The Earth Charter as the Foundation for the SDGs
The year 2015 offers opportunities for a new beginning. For citizens, businesses and the international community to cooperate with renewed enthusiasm and bring shared principles and goals to life. This year marks the 15th anniversary of the Earth Charter. The Charter is a people’s document, resulting from a 10-year dialogue with participants from all corners of the world. It presented a foundation for the sustainability movement at the turn of the millennium. Its first sentences ring as true today as they did then:
“We stand at a critical moment in Earth’s history, a time when humanity must choose its future. As the world becomes increasingly interdependent and fragile, the future at once holds great peril and great promise. To move forward we must recognize that in the midst of a magnificent diversity of cultures and life forms we are one human family and one Earth community with a common destiny. We must join together to bring forth a sustainable global society founded on respect for nature, universal human rights, economic justice, and a culture of peace. Towards this end, it is imperative that we, the peoples of Earth, declare our responsibility to one another, to the greater community of life, and to future generations.”
In 2015, the world is celebrating the Charter’s anniversary under the theme of “One Earth Community, One Common Destiny.” Simultaneously, the United Nations will determine its next major development agenda: the Sustainable Development Goals (SDGs). The 17 currently proposed goals attempt to unite the concerns and aspirations of developed and developing countries alike, with a robust focus on inequality and poverty reduction. The key UN conference on financing these goals takes place in Ethiopia in July and forms an important preparation for the final UN sustainability summit in New York this September. This will be closely followed by the decisive UN climate change conference in Paris in December, where major polluters – from the United States to China to the EU – have the chance to overcome the failures of recent years and set the tone for a new global consensus for reducing emissions.
Also, the USA and China took a remarkable initiative last year. In the lead up to the Paris summit on climate change, they decided to work together as G2. Moreover, the EU – with its Energy Union, is attempting to concretize the concept of CO2-poor economies. This offers perspectives for cooperation between Brussels and Moscow.
All in all, this critical year offers great potential for breakthroughs. In the words of Ban Ki-Moon: ’The stars are aligned for the world to take historic action to transform lives and protect the planet’ (UN General Assembly, 2014, p. 6/34).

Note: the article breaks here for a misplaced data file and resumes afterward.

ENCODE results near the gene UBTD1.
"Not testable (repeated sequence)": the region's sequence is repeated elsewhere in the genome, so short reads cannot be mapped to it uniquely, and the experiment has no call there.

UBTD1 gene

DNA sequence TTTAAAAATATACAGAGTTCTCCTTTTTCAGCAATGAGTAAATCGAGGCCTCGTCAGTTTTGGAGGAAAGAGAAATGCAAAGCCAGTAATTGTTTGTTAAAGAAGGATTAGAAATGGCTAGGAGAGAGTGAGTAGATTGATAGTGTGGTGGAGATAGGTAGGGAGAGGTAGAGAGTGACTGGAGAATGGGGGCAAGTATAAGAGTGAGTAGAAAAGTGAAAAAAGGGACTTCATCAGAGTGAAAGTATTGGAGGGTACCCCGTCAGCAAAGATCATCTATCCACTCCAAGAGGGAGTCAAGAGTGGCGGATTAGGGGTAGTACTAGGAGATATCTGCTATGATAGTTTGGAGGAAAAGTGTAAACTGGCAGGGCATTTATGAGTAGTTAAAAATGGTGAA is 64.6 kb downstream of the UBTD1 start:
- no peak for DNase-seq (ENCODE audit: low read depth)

The report of UN Secretary General Ban Ki-Moon on the SDGs, “The Road to Dignity”, shows that there are already many parallels between the SDGs and the Earth Charter. He writes, “[…] they have called for holistic and integrated approaches to sustainable development that will guide humanity to live in harmony with the planet’s fragile ecosystems” (UN General Assembly, 2014, p. 8/34.) Guidelines for the future of the SDGs echoes the Charter, “A life of dignity of all” within which intact ecosystems must be maintained for current and future generations. Ban Ki-Moon views inclusiveness as vital in legitimizing these new goals – all voices, including youth, children and future generations, must be accounted for.
We believe that the Earth Charter can provide a moral compass and inspire the new SDGs. The Charter places poverty reduction front and center, recognizing it as an ethical, social, and environmental imperative that cannot be separated from sustainability. The Charter also recognizes the vital importance of a global cultural shift through awareness, seeking “a change of mind and heart”, which the SDGs should explicitly incorporate into their programming and policy frameworks.
As the world works to find its bearings amidst all the chaos and challenges, confusion and difficulty of forging agreement and inspiring action on the vital issues we confront today, returning to the principles of the Earth Charter ensures that we will proceed with firm moral roots.
How powerful would it be if the Earth Charter and the SDGs were combined? How much sooner would we reach the ambition with which the Earth Charter concludes?
Let ours be a time remembered for the awakening of a new reverence for life, the firm resolve to achieve sustainability, the quickening of the struggle for justice and peace, and the joyful celebration of life.